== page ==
Dissertation/Thesis Abstract

Nursing Change-of-Shift Report at the Inpatient’s Bedside (BSR)
by Jimmerson, Joseph David, Ph.D., University of Arkansas for Medical Sciences, 2020, 87; 27834262
Abstract (Summary)

Introduction/Purpose: The purpose of this study was to better understand the lived experience of nurses during nurse bedside shift report (BSR) in order to expand on the existing body of knowledge. The aims of this study were to identify and describe acute care nurses’ perceptions of the following: process of BSR, appropriate content for BSR, and barriers and facilitators related to implementation of BSR.

Background: BSR improves satisfaction, quality, and safety. Yet, BSR occurs infrequently across hospitals that have attempted implementation. Further research is needed to understand what content is most appropriate to discuss during BSR and what the barrier and facilitators are from the clinical nurses’ perspective.

Methods: A phenomenological qualitative study was conducted at an acute care 500 bed, academic medical center located in southern United States. Clinical nurses (n=22) and nursing supervisors (n=12) from every inpatient division were recruited and interviewed. The iPARIHS was the sensitizing framework. Thematic analysis was performed.

Results: Eleven themes were identified: 1) time constraints and clinical nurse’s workflow must be taken into consideration; 2) a modified approach is necessary; 3) process and specific critical content should be individualized so that it is meaningful for all parties involved; 4) specific critical content that should be discussed outside the patient’s room; 5) specific critical content that should be discussed inside the patient’s room; 6) execution of BSR is possible; 7) the innovation, BSR, was not adapted to fit nurses’ context; 8) the perceived driver behind BSR was hospital administration (outer context); 9) nursing culture, inner context, was barrier to implementing BSR successfully; 10) majority of nurses, recipients, think that BSR is better than traditional report outside the patient’s room but not convinced it’s worth the effort; and 11) opportunity to improve facilitation of BSR implementation was evident.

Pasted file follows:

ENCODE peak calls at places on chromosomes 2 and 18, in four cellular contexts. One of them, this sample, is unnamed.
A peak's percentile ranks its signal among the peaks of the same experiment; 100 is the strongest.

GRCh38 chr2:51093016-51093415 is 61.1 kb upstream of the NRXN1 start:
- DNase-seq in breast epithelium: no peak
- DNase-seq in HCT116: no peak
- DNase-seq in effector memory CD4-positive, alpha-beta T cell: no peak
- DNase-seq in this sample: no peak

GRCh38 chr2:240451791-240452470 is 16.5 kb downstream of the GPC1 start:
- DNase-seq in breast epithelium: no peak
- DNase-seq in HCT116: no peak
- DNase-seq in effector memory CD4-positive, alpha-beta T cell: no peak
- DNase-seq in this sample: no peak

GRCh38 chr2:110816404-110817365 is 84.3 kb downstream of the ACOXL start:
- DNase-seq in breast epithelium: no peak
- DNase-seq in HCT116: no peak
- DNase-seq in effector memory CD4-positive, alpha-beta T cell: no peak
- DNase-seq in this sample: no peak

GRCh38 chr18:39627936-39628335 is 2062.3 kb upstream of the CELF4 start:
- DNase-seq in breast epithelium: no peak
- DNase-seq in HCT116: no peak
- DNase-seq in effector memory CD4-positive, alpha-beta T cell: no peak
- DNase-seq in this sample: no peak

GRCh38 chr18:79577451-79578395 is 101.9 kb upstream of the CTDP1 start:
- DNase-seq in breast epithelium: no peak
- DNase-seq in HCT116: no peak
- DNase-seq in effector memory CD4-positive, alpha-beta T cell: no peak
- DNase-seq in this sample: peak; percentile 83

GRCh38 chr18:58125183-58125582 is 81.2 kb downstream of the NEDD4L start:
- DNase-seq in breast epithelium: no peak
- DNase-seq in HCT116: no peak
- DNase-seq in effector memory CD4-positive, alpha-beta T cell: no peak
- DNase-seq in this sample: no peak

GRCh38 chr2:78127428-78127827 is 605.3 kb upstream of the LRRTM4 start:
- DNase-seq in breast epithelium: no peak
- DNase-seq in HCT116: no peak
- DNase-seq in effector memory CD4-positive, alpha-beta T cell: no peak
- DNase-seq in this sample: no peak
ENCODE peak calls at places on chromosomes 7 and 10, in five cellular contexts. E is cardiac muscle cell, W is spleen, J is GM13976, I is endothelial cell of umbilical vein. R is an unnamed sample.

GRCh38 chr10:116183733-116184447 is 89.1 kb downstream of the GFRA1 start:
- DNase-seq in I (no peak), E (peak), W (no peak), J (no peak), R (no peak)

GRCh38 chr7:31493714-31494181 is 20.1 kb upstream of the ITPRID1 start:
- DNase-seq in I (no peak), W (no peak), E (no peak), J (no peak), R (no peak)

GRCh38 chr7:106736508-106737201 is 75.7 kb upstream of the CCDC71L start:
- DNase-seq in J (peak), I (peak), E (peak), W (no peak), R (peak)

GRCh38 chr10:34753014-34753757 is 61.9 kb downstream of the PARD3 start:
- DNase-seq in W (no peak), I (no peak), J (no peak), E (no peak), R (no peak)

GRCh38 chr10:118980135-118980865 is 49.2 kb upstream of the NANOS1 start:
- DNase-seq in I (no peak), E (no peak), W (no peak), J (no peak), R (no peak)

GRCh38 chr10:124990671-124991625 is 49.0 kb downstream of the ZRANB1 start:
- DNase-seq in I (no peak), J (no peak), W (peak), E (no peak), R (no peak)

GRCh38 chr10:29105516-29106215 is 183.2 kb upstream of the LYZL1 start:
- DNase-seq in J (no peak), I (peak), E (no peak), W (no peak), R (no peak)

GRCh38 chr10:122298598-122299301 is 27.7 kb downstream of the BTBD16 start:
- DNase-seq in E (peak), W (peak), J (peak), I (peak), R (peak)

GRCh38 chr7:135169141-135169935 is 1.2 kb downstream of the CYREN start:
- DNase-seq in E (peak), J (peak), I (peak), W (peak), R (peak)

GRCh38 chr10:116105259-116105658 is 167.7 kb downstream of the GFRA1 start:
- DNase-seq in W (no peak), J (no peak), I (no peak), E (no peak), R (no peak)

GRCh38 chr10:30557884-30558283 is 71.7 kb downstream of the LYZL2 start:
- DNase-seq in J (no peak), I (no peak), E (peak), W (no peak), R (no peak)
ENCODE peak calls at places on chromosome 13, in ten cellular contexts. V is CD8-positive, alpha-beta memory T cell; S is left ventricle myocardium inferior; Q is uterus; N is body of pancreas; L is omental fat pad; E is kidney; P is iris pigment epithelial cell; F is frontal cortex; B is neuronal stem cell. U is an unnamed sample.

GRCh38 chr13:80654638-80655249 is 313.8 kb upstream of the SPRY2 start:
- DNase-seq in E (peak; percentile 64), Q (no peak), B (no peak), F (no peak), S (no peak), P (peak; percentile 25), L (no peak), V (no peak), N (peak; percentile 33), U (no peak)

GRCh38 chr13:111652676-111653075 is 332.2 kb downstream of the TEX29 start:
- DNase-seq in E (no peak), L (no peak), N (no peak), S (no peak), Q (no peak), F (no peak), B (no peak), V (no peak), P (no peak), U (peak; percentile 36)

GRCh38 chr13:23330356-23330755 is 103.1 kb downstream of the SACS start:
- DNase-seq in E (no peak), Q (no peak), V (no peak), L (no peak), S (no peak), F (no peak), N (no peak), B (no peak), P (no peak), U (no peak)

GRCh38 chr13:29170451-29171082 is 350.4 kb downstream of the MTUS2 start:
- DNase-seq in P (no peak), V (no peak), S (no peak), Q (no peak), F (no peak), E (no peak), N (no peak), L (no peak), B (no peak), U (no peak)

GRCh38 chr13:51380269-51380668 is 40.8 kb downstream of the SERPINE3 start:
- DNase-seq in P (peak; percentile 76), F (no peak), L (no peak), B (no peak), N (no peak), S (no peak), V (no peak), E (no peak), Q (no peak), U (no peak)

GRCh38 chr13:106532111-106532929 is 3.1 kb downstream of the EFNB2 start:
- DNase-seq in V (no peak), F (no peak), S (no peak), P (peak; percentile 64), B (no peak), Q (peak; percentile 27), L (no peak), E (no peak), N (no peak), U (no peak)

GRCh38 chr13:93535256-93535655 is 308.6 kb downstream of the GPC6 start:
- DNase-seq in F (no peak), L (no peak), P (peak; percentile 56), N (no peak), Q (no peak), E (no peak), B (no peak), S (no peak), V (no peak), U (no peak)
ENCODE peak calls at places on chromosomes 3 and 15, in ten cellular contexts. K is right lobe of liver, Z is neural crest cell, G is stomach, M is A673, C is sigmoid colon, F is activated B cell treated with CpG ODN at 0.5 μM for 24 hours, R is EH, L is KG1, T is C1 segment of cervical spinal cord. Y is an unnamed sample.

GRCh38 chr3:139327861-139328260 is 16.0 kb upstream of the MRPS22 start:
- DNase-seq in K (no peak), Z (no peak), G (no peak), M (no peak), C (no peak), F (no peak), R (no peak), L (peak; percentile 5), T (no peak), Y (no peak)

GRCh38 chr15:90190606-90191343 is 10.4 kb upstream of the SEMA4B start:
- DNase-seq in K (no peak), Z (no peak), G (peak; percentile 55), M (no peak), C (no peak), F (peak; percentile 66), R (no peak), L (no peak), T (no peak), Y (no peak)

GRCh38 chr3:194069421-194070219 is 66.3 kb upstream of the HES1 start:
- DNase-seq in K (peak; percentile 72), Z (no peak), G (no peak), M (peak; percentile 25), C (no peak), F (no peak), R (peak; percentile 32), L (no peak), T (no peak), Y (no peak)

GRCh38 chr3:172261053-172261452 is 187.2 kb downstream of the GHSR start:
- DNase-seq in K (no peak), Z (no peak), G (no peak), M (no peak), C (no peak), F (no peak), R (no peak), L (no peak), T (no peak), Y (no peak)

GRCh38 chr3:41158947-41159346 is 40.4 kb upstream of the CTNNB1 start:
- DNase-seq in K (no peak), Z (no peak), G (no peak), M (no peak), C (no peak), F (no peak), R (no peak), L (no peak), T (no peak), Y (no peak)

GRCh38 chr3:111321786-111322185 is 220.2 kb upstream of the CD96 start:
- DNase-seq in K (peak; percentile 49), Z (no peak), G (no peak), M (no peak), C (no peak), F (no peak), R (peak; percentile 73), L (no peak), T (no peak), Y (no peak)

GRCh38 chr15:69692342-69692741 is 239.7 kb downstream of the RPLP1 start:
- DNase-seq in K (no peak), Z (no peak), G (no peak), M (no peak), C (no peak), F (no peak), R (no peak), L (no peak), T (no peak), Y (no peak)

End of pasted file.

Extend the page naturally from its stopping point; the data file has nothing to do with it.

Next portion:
Discussion/Conclusion: Results from this study should be used to inform the practice BSR so the desired outcomes of patient and family satisfaction, nursing quality, and patient safety, can be realized. This study should influence future research aimed at identifying strategies for successful implementation of BSR successfully.

Indexing (document details)
Advisor: Wright, Patricia
Commitee: Beverly, Claudia, Cowan, Patricia, Curran, Geoffrey, King-Jones, Tammy
School: University of Arkansas for Medical Sciences
Department: Nursing Science
School Location: United States -- Arkansas
Source: DAI 81/11(E), Dissertation Abstracts International
Subjects: Nursing
Keywords: Barriers, Facilitators, Hand-off, Patient hand-off, Shift report
Publication Number: 27834262
ISBN: 9798643199281
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